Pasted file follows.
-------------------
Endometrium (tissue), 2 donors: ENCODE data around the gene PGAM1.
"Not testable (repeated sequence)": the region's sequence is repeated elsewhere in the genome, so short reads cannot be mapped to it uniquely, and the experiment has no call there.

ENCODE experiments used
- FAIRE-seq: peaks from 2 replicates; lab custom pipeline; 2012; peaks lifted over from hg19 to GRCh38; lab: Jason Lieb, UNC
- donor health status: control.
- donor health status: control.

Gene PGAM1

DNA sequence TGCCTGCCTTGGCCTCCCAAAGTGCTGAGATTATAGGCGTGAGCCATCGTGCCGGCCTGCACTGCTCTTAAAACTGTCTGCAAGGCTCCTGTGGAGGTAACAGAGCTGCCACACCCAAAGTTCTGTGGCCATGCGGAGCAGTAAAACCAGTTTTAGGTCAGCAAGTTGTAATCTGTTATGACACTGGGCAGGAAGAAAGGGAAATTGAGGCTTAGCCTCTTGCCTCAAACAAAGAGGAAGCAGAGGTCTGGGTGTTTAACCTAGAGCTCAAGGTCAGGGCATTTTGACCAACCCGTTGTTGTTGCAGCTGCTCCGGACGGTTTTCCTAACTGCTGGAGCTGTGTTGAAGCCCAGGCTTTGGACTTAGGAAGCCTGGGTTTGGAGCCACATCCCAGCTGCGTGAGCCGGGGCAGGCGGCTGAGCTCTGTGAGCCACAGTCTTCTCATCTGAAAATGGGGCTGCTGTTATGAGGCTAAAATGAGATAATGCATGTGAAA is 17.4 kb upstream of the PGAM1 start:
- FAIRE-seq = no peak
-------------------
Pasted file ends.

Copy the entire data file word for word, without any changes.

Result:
Endometrium (tissue), 2 donors: ENCODE data around the gene PGAM1.
"Not testable (repeated sequence)": the region's sequence is repeated elsewhere in the genome, so short reads cannot be mapped to it uniquely, and the experiment has no call there.

ENCODE experiments used
- FAIRE-seq: peaks from 2 replicates; lab custom pipeline; 2012; peaks lifted over from hg19 to GRCh38; lab: Jason Lieb, UNC
- donor health status: control.
- donor health status: control.

Gene PGAM1

DNA sequence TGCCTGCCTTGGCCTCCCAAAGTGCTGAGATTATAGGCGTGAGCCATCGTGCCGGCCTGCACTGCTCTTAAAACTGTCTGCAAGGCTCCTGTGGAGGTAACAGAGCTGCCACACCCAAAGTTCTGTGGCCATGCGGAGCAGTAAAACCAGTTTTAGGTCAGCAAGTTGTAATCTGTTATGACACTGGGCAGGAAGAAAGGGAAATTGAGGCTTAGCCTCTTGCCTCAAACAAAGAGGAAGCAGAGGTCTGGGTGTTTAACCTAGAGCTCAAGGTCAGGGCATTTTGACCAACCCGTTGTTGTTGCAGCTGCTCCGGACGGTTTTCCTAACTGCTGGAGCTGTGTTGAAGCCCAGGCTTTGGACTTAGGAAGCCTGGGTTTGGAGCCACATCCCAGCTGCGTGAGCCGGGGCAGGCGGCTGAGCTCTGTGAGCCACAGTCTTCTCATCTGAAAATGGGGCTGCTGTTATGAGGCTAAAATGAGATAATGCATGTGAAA is 17.4 kb upstream of the PGAM1 start:
- FAIRE-seq = no peak